science + technology news

A Means for Publishers to Put a Newspaper in Your Pocket

July 28, 2008

Verve Wireless believes it can save the dying local newspaper by making it mobile, with a technology to create Web sites for cellphones.

A Meeting Of The Metal Minds

May 22, 2006

This year’s theme at the 2006 IEEE International Conference on Robotics and Automation is “Humanitarian Robotics.”

A primary role of these lifelike robots is not to advance human mimicry but rather human understanding. Scientists formulate theories about how various systems of the human body work, and roboticists believe that some of these theories can be verified or rejected by building robots.

A Memory Breakthrough

February 4, 2008

Intel announced a research advance that doubles the storage capacity of a single phase-change memory cell.

Unlike flash, data can be written to cells much faster, at rates comparable to the dynamic and static random-access memory (DRAM and SRAM) used in all computers and cell phones today.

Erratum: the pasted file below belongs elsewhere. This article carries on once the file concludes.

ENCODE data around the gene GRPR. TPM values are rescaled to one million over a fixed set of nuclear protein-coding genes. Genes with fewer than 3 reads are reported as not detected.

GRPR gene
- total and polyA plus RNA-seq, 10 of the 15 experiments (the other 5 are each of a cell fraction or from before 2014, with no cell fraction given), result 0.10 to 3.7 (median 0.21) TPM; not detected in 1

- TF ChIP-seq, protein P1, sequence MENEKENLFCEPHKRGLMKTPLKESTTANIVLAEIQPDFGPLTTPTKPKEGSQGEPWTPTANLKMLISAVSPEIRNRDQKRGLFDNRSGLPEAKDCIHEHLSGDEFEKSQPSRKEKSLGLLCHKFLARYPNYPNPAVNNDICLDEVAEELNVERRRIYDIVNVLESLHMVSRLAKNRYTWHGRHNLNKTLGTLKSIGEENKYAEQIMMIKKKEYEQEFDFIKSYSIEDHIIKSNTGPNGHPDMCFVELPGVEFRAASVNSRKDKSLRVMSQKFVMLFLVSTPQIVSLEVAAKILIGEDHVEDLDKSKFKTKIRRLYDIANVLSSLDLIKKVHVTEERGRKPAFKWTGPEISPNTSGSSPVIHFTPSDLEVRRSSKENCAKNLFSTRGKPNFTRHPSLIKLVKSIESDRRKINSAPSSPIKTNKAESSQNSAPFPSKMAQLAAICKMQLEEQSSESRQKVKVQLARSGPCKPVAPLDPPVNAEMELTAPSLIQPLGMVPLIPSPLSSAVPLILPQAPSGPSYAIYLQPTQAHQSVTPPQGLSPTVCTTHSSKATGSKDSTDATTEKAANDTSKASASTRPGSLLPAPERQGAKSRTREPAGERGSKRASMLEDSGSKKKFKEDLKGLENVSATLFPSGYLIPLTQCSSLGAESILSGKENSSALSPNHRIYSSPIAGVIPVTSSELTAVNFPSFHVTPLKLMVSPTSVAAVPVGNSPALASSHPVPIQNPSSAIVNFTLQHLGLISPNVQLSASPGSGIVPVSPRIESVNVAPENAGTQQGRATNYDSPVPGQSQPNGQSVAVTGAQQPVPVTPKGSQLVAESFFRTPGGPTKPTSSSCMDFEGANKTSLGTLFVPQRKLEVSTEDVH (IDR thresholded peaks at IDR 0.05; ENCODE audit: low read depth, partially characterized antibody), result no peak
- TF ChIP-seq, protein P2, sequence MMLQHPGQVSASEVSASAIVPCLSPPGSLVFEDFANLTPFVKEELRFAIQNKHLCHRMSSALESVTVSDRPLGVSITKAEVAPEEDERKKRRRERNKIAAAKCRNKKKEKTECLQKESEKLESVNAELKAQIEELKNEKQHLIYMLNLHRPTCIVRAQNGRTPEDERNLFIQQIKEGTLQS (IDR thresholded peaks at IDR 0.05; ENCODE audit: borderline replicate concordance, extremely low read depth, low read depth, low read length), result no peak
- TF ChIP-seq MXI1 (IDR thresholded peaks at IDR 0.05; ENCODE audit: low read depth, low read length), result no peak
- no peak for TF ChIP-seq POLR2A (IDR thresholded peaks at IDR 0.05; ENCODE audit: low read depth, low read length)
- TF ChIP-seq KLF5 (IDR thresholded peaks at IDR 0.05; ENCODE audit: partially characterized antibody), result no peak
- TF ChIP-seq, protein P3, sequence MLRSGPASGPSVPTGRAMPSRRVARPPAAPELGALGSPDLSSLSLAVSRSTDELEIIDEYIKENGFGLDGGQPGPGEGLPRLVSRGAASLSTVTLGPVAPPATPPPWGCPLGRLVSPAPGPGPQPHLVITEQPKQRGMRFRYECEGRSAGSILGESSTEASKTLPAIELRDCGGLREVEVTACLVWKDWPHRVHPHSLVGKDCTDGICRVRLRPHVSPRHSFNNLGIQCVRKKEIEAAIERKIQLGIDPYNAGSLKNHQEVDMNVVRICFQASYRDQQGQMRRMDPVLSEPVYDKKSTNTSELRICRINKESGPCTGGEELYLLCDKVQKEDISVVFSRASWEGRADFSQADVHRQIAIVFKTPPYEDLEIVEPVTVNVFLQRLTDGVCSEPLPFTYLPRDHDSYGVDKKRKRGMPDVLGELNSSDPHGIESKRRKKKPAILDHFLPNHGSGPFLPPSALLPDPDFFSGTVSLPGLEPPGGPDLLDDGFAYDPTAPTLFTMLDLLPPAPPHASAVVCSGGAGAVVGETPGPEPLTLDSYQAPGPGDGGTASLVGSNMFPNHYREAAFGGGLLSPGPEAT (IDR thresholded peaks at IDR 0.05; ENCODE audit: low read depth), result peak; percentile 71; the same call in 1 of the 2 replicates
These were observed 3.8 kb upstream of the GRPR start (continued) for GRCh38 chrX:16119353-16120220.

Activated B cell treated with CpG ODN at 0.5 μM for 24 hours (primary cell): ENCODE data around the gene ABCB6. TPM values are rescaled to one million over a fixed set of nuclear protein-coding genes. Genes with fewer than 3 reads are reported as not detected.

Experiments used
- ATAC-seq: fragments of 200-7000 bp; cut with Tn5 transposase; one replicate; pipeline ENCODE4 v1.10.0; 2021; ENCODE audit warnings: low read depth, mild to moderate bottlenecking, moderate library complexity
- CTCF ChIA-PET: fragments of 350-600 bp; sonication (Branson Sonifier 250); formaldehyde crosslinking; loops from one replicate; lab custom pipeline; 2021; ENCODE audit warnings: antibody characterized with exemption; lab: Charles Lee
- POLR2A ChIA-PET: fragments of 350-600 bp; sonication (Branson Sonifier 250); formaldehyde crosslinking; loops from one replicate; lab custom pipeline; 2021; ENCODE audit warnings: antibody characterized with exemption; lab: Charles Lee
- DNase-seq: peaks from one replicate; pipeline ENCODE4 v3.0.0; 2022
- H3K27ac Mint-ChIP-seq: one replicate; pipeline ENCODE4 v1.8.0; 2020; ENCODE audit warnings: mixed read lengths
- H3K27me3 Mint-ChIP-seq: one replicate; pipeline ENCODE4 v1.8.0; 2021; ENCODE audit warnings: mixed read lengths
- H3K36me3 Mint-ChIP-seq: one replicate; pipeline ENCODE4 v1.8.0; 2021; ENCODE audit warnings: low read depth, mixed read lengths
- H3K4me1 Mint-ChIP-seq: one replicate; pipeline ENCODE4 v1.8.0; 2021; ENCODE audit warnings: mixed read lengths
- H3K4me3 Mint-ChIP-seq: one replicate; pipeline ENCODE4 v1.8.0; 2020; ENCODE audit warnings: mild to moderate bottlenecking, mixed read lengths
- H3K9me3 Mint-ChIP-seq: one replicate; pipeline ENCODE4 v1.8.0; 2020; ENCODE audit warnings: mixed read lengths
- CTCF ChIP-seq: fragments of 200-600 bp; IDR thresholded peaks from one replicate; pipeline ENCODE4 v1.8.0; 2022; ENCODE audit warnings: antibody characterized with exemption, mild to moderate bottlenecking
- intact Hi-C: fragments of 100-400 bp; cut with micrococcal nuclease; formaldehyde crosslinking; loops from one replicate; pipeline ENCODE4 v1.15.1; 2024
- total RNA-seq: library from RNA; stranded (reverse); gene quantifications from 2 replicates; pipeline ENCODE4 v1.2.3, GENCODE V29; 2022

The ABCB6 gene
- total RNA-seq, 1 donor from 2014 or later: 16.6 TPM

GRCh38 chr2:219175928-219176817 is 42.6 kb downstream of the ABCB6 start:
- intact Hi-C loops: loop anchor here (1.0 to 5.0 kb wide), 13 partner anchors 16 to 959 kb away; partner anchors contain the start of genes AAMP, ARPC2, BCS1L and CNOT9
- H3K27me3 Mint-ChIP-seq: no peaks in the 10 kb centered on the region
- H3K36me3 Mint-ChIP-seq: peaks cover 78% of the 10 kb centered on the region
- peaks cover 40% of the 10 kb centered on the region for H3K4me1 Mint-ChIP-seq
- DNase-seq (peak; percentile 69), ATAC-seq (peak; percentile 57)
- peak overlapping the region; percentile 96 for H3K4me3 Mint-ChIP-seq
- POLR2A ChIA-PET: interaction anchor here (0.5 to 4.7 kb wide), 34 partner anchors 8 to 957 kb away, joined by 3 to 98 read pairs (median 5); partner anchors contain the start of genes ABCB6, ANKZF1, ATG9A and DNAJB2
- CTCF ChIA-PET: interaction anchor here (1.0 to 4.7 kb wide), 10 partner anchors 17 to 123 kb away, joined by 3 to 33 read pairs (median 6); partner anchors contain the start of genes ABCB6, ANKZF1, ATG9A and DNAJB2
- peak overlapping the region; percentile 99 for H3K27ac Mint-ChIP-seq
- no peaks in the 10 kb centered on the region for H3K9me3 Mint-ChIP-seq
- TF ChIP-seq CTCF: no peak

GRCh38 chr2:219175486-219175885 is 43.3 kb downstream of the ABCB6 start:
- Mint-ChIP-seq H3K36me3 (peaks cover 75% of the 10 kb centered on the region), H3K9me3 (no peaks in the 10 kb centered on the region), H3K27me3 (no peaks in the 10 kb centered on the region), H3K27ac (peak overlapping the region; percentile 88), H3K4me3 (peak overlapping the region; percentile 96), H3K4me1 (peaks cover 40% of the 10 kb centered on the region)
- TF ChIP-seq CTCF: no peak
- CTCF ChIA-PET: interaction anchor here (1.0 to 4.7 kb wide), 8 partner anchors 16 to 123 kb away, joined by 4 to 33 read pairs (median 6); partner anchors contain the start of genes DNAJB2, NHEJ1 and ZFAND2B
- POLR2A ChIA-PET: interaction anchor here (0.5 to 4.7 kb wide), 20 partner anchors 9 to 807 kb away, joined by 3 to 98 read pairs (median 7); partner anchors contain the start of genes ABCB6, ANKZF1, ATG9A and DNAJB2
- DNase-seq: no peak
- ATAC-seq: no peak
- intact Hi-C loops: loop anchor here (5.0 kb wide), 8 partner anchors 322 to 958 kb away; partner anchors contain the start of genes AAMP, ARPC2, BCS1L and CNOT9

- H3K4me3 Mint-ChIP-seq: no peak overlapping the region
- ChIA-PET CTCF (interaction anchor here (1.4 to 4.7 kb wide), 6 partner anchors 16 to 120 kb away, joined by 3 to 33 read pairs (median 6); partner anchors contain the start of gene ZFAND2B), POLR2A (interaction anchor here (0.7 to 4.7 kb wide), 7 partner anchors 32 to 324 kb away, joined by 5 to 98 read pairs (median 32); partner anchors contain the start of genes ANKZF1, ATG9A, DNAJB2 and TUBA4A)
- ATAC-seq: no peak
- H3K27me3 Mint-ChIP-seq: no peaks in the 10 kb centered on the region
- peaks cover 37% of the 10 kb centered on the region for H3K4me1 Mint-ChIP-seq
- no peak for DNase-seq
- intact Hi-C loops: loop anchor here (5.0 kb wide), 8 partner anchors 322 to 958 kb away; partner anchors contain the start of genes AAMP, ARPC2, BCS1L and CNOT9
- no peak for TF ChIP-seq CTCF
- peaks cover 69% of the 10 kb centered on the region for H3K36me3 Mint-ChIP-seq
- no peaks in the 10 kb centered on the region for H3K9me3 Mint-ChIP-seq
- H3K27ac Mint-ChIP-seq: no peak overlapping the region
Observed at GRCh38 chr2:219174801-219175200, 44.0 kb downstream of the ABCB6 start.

A memristor true random-number generator

July 17, 2012

The resistive memory cell sits between a tungsten contact and the transistor's drain region (credit: National Tsing Hua University)

Engineers at National Tsing Hua University (NTHU) in Taiwan have invented a tiny low-power circuit based on memristors that could improve security for data transmission over the Internet and via Near Field Communication (NFC) from smartphone wallets, IEEE Spectrum reports.

The security of many digital transactions depends on generating truly random numbers, something that’s difficult to do using today’s digital circuits, which typically produce numbers… read more

A metamaterial that enhances thermal energy harvesting

October 19, 2015

A schematic drawing shows a metamaterial surface with bow-tie antennas (credit: Won Park/University of Colorado)

Scientists from the University of Colorado are developing a new type of “rectenna” to efficiently “harvest” thermal emissions (waste heat) radiated from devices (a rectenna converts electromagnetic radiation to DC current).

Currently rectennas work best at low frequencies, but most heat is at higher radiation frequencies — up to the 100 THz (100 trillion cycles per second) range. So Won Park and his… read more

A microchip for studying cancer metastasis

February 7, 2014